I google to check. It is closer to true than I thought, or true if by significantly you mean not "economically significantly" but "we can be sure of the sign of the difference given the huge point estimate"
I have not seen a quantitative comparison of how much oil CAFE would have saved versus how much (Democrat-and-the-public-blocked) greater drilling would have produced, but I bet the amounts aren't significantly different.
Larry your comparison makes no sense. The reason is that the effect of Cafe would depend on the mileage standard. Requiring the kind of average mileage residents of Europe get would reduce US oil demand by ... I'll google (time now 3:47 pm here)
This is an edf pdf but it says that "moreover a focus on auto efficiency has been effective historically with a net 33 percent reduction in fuel use per mile yielding nearly 3 million barrels per day of oil savings." From context this seems to be US.
1.45 million barrels a day in 2028
The 574 million acres of federal coastal water that are off-limits are believed to hold nearly 18 billion barrels of undiscovered, recoverable oil.
That would be equivalent to 6000 days of fuel efficiency improvement so far spread out over who knows how long. The ANWR number is the peak, not the average over so long as we drive cars.
Now possible future fuel efficiency gains which seem reasonable to me would be to get the US fleet like European cars. That means (see below) doubling economy standards so a gain equal to that so far (1 to 2/3 is like 2/3 to 1/3). However, as population and miles driven increase (miles per capita too I'd bet) the gain from economy grows.
The numbers are roughly similar only if you count peak ANWR production as average ANWR production and equate oil which has not been found or extracted with existing technology.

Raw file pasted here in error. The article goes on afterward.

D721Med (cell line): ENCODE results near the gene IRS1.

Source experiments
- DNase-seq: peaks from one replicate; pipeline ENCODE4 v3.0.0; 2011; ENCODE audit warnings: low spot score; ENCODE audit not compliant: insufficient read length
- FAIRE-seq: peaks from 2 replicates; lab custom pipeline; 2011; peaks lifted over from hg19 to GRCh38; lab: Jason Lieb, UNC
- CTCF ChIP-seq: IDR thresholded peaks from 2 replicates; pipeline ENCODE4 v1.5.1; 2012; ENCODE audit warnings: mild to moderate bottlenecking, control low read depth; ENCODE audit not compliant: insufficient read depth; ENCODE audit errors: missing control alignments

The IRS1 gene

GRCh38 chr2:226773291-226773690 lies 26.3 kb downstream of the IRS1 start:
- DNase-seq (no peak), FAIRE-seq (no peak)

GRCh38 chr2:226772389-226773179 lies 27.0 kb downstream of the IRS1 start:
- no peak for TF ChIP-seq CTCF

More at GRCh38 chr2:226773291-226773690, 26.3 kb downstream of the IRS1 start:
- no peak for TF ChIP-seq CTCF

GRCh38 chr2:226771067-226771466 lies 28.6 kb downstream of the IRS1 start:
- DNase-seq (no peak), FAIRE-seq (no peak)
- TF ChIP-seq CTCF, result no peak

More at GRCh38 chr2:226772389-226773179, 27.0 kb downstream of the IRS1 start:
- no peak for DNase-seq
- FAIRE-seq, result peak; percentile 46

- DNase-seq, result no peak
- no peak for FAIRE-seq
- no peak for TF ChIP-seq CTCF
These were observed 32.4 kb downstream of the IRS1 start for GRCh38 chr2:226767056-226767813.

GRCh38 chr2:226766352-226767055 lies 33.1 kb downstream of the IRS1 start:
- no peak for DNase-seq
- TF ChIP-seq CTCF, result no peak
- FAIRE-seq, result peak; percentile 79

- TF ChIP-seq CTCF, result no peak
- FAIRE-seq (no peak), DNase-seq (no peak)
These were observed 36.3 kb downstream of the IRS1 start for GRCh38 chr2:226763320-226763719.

A fair comparison would be feasible cafe standards vs feasible oil drilling. and 60 miles per gallon are certainly feasible (that's what a Prius gets).
More importantly, if we don't drill in ANWR we will have the oil in ANWR. That is banning drilling now leaves open the optino of drilling later. Burning gas now does not leave the option of unburning it later. Only if you adopt an outlook which is both short term and "what if" are they comparable.
Given choices to date, ANWR and off shore won't help us for decades, then they will help us for decades, then the oil will be gone.
Below some quotes and links on what I think is easily doable by imitating Europe and getting rid of light trucks.
"The average combined MPG for all US cars and light trucks on the road today is 19.8 MPG. (Source: 2005 Highway Statistics from the U.S. Department of Transportation, Federal Highway Division)." http://www.google.org/recharge/dashboard/calculator#note1
Some mess with calculations from this
European cars today average around 163 grams per kilometer, and the European Union is already shooting for a target of 130 grams per kilometer across all cars by 2012. In today’s mainstream market, the greenest cars achieve something like 28 kilometers per liter (65 mpg) and 100-120 grams of carbon per kilometer, says Nature.
65 mgp/1.6 > 40 mpg
So going from US mix of cars and light trucks to European cars, which seems feasible to me, would double mileage.
time now 4:13 pm elapsed time (including writing and believe it or not thinking) 26 minutes.
Use the google.